Gov. Jay Inslee is still the man to beat in Washington, which last elected a Republican governor in 1980. Still, running for his second term, Inslee is vulnerable. His approval ratings have never been great—around 40 percent—with a majority—58 percent—rating his job performance as only fair or poor in a January poll.
And that was before the Legislature effectively fired his head the Washington State Department of Transportation and the prison system’s “early release” scandal that caused the head of the corrections system to resign. Inslee’s skills as a manager have long been questioned, and he’s done little to burnish his managerial reputation.
The Republicans are exploiting that. It’s not hard: people have little faith in Olympia’s ability to solve problems (see McCleary), and it’s easy to hang those frustrations on the governor, even when a divided legislature is partly to blame. Inslee points out that it’s politics—the case of the WSDOT firing, “scurrilous, underhanded, dishonest” politics, but it can be effective.
This year, the state GOP is looking toward moderation to save them in top races. Republican Bill Bryant is running against Inslee and the former Seattle Port Commissioner casts himself as a moderate, education-mind candidate. In conversation, he highlights the fact he is in frequent contact with former GOP three-term governor Dan Evans—a famed Republican moderate. Evans fits because rubbing shoulders with him sends the signal of, “I’m a Republican but not insane” and because Evans is also the model of how a relatively unknown Seattle mainstream conservative could win against a Democratic incumbent, which Evans did in 1964 when he beat Al Rosellini. Unfortunately for Bryant, Dan Evans is hardly the household word he once was, though he is fondly remembered by the pundit class. Neither is Inslee a Rosellini.
Inslee leads Bryant in the polls (39-30 percent), but with a large undecided clump (31 percent), and that’s where GOP hopes lie. Not only do they want to pick off more suburban swing voters in Puget Sound counties—the strategy employed by Rob McKenna and Dino Rossi who ran strong races in the recent past—but he wants to boost his numbers in traditional GOP areas where McKenna under-performed in 2012. This is attributed in part to the fact that Barack Obama was running very strong at the top of the national ticket and major initiatives, such as marriage equality and pot legalization helped Democratic turnout, while Mitt Romney was not igniting the base.
Joel Connelly in the Seattle P-I says it’s a variation of the old “boa constrictor” strategy used by candidates like Slade Gorton in the past. It involves squeezing every legislative district for the optimal number of votes, and Bryant’s campaign is on top of the numbers. Connelly writes that an example would be getting Bryant’s vote percentage in Clark County up from 44 percent to 47 percent. Incremental squeezes could produce a victory, but it’s tougher if the other side has big momentum or motivation.
Inslee has other potential vulnerabilities. Some of his union rank-and-file support might be weak—the Boeing machinists harbored resentments over the Inslee’s role in the Boeing tax-break negotiations and he was snubbed by the Labor Council last year, and some in the business community, a big Democratic funder, are lukewarm.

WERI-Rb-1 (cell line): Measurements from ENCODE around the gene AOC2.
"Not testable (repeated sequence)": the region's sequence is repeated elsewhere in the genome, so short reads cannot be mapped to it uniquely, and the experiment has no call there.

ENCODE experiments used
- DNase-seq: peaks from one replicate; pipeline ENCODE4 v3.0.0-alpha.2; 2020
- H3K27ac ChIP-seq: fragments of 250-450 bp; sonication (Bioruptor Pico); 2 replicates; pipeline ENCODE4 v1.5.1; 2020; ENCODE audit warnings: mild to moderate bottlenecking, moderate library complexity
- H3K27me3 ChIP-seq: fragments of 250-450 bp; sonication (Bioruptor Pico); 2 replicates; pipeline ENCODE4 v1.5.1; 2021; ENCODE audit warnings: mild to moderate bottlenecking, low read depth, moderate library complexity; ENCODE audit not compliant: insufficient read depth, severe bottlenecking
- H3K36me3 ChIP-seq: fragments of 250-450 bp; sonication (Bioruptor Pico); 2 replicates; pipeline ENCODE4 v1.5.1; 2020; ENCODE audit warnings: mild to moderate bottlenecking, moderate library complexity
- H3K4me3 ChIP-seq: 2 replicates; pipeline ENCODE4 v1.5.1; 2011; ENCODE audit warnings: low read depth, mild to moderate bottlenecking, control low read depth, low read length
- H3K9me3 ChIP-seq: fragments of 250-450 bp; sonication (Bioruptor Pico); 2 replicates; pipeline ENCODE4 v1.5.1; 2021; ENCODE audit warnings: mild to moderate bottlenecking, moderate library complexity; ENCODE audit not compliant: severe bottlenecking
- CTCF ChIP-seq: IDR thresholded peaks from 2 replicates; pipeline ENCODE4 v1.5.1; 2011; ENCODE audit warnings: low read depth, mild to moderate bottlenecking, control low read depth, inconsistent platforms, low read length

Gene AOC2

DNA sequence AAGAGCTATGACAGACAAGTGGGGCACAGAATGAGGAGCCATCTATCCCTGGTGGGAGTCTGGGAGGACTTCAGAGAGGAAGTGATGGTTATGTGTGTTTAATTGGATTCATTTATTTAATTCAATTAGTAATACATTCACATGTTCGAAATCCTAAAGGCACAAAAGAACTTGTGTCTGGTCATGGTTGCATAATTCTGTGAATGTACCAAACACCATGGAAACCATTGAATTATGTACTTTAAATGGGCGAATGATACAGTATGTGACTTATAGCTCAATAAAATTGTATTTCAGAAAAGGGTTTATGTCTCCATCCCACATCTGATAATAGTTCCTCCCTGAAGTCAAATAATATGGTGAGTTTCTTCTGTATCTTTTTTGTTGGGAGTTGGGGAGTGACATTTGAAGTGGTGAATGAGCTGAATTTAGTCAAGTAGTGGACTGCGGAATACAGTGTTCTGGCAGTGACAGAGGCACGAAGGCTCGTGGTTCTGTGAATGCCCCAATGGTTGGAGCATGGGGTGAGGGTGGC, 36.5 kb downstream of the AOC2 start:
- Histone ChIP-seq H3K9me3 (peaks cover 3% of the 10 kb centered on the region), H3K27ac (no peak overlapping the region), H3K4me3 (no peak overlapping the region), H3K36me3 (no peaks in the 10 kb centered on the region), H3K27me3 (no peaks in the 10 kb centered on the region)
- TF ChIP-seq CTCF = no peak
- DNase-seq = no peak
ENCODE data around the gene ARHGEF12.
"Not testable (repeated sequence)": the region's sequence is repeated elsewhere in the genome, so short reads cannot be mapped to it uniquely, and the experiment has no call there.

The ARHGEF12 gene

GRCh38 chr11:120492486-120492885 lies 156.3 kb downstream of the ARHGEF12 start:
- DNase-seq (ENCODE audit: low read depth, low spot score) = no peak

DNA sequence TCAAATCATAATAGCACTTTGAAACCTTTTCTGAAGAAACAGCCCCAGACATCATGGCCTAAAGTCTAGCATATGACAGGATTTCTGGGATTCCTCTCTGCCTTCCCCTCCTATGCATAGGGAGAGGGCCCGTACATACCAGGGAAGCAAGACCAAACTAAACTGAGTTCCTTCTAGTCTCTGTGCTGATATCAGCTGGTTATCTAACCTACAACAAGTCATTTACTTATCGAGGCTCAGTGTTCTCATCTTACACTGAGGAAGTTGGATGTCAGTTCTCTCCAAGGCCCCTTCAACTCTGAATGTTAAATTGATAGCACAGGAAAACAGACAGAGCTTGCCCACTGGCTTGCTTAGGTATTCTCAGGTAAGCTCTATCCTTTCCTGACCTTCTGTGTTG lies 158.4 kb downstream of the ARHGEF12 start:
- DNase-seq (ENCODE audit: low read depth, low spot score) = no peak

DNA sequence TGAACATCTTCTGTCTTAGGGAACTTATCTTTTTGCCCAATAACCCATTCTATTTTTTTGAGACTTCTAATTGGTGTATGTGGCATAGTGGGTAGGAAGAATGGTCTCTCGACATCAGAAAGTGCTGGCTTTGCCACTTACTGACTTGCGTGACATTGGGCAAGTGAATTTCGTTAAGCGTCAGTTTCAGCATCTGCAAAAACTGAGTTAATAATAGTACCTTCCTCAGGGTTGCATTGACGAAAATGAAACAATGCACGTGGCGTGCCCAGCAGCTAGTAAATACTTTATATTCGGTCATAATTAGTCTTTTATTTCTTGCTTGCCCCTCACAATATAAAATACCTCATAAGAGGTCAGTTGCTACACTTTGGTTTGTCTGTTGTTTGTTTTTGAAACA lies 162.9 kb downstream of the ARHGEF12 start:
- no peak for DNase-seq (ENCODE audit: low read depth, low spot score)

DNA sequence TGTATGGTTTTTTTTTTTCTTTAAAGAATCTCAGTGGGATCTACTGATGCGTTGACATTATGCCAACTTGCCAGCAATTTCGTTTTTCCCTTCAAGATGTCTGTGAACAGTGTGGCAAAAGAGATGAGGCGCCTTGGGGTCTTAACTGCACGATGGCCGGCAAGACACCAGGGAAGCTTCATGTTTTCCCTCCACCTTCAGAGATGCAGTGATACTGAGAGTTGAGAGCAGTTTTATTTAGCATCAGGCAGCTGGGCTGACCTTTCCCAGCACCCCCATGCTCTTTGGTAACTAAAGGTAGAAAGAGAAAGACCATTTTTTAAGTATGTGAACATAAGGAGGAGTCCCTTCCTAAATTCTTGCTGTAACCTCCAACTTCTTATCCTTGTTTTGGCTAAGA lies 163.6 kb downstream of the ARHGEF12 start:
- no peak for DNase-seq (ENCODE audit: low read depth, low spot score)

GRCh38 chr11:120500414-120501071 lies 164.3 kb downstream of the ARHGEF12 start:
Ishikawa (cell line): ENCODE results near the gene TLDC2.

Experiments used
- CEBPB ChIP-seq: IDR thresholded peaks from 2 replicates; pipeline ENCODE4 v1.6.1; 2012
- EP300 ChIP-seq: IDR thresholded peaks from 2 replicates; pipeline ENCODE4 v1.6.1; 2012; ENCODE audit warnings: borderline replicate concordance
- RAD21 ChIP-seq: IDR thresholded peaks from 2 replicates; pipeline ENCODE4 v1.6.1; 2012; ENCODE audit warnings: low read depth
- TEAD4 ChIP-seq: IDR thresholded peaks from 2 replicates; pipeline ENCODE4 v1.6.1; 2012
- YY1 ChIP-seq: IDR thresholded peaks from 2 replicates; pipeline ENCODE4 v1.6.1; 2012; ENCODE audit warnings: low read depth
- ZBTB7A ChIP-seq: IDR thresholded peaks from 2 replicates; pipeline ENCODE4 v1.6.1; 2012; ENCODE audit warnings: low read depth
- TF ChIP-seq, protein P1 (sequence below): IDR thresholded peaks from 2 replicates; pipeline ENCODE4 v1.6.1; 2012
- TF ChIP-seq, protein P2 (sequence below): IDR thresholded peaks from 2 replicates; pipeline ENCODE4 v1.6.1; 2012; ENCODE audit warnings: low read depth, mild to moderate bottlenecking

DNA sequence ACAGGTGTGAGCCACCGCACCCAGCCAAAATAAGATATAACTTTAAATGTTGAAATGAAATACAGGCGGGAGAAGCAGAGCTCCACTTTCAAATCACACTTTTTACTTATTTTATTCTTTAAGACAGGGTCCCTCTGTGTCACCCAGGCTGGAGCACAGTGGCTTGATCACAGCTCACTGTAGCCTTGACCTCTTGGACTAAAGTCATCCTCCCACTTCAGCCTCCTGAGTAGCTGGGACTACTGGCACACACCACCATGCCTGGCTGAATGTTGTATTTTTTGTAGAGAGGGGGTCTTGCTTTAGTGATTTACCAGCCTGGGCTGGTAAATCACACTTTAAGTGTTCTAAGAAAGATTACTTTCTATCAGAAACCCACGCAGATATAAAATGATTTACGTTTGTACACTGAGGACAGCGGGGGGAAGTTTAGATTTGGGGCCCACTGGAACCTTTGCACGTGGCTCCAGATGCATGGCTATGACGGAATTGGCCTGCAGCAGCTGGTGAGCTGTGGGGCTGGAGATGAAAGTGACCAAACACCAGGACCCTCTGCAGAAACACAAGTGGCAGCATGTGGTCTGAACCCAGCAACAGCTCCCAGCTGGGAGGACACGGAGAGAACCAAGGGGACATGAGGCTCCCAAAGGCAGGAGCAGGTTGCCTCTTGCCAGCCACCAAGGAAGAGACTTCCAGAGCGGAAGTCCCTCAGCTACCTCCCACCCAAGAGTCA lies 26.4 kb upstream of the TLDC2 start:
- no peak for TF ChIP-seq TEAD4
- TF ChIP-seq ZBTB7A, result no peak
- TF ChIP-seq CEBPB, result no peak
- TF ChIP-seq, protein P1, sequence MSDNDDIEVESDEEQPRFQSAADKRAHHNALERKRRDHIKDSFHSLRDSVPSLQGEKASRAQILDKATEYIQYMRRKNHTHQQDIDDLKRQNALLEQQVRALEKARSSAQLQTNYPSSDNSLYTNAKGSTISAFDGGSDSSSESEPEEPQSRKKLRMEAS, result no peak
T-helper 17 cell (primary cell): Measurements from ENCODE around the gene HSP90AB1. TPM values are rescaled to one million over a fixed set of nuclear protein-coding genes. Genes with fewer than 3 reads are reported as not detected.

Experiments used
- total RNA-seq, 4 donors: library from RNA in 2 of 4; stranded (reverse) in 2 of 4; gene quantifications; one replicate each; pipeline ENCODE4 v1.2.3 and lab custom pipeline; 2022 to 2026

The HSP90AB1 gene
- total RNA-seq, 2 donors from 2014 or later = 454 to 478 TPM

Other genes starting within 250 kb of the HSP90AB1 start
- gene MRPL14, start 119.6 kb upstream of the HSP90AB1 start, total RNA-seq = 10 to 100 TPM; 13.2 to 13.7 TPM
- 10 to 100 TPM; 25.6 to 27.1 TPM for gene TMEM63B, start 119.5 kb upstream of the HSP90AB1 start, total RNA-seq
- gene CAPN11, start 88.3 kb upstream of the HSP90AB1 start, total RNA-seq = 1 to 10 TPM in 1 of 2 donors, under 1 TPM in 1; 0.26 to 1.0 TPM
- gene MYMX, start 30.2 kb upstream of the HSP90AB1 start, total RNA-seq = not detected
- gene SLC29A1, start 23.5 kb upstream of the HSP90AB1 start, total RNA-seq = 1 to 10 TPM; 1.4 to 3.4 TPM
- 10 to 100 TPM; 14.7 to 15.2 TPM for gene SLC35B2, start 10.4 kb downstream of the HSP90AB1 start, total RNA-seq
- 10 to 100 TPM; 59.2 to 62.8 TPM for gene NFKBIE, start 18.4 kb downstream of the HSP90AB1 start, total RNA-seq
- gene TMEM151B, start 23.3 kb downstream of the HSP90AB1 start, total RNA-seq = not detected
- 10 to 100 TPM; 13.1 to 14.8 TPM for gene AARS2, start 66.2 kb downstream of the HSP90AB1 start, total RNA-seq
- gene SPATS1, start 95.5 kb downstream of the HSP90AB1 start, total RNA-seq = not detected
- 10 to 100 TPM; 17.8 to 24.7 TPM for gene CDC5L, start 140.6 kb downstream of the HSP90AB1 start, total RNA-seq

But, the GOP presidential primary debacle could help Inslee, particularly if frontrunner Donald Trump ends up with the nomination.
State GOPers are not generally Trump enthusiasts and this would put mainstream GOP candidates like Bryant and senate candidate Chris Vance, the former state GOP chair running against Sen. Patty Murray, in a bind. The national GOP looks to be lopping off its moderate wing at just the time such state candidates are trying to make their case here. If GOP leaders think their most popular candidate is a fraud, con man, and disqualified from holding office, it makes it hard for them to make the case that they are the party of rational, sensible conservative thinking.
In a recent Seattle Times story by Jim Brunner captured some of the concern among state GOP politicians, who worry a Trump nomination could mean a “down ballot disaster” in Washington. And as a sign of their fear to embrace, Brunner writes “Both Bryant and Vance declined to say whether they’d vote for Trump if he winds up as their party’s nominee in November.”
Trump would also mobilize the Democratic base at the time the GOP is hoping that a lukewarm response to Hillary Clinton, or a “what were you thinking in nominating a socialist?” nomination of Bernie Sanders could play into their hands.
The GOP will try an Olympia-ize the race, playing up dysfunctionality in the state capital and Inslee’s administrative stumbles.
State Democrats will likely seek to nationalize elections here—it boosts turnout during presidential election years which are the only times some of the Democratic base tunes in and votes. A Trump nomination could play into their hands. This is not a state where demagoguery plays well.
Seattle pollster Stuart Elway says none of the potential GOP presidential candidates will help statewide Republicans this year, and the locals will likely try and distance themselves from the nominee. “Presidential election? What presidential election?”
The Democrats will take a different approach. “Bryant and Vance’s middle name will be ‘Trump’ this year,” Elway says.
In other words, Donald Trump could be Jay Inslee’s best friend.